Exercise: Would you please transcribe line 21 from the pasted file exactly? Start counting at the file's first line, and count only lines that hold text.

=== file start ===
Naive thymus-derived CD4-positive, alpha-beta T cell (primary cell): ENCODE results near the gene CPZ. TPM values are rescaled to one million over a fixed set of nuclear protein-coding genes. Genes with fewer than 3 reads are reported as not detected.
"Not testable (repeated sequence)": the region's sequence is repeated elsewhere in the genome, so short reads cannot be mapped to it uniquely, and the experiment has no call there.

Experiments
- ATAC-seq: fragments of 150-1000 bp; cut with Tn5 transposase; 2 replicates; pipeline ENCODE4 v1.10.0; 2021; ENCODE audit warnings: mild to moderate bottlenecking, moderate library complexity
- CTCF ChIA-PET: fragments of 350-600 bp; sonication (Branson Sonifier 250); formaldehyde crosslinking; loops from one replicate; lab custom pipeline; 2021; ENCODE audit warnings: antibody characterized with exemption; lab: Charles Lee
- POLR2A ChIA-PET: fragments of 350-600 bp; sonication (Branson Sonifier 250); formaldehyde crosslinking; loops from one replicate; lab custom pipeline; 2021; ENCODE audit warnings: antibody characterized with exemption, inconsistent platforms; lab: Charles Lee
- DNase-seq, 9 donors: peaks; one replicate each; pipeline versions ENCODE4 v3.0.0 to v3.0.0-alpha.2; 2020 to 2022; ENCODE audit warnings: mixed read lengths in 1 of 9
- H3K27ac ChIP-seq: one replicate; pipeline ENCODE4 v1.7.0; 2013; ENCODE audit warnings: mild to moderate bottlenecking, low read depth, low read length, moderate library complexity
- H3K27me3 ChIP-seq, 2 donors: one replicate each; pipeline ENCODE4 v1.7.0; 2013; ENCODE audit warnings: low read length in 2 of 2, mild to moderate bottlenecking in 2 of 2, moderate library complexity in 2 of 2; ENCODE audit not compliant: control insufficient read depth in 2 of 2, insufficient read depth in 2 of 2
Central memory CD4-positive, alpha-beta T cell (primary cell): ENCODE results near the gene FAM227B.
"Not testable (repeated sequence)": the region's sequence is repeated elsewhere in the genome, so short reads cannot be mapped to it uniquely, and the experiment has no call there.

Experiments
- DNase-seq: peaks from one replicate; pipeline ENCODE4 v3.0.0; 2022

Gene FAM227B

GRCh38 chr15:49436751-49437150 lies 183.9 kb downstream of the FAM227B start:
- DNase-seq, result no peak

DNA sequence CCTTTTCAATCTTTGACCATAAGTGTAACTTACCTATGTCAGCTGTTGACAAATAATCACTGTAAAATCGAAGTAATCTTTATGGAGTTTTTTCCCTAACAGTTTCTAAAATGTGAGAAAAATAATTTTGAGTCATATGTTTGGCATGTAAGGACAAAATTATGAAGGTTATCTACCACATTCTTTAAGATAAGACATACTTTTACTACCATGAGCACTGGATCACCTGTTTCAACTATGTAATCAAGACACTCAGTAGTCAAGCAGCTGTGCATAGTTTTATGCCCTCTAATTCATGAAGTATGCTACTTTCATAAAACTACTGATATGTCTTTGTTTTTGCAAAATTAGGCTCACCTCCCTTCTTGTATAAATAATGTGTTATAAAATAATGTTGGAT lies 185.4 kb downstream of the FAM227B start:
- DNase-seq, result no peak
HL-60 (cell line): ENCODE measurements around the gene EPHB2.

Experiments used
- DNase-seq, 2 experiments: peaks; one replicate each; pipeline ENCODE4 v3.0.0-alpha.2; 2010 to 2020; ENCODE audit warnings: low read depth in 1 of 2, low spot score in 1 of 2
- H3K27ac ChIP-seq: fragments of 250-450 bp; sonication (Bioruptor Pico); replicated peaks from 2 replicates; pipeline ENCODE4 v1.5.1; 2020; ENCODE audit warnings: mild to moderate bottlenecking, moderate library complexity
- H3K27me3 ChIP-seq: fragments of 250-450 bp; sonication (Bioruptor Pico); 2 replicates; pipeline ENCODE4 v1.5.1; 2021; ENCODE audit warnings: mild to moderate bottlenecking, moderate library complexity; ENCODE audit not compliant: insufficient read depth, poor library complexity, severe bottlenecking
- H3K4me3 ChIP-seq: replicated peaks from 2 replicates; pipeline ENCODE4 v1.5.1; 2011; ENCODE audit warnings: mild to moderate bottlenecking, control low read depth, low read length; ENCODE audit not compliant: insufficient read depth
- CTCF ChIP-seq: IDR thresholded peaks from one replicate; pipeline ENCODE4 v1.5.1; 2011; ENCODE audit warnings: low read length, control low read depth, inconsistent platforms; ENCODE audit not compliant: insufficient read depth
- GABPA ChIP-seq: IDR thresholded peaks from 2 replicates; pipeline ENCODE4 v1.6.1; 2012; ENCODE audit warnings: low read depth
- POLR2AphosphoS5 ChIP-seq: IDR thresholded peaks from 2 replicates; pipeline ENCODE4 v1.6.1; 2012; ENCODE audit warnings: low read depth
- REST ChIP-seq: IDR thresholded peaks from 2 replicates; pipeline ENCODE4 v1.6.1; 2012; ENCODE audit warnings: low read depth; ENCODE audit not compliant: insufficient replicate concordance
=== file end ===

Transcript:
- DNase-seq, 2 experiments: peaks; one replicate each; pipeline ENCODE4 v3.0.0-alpha.2; 2010 to 2020; ENCODE audit warnings: low read depth in 1 of 2, low spot score in 1 of 2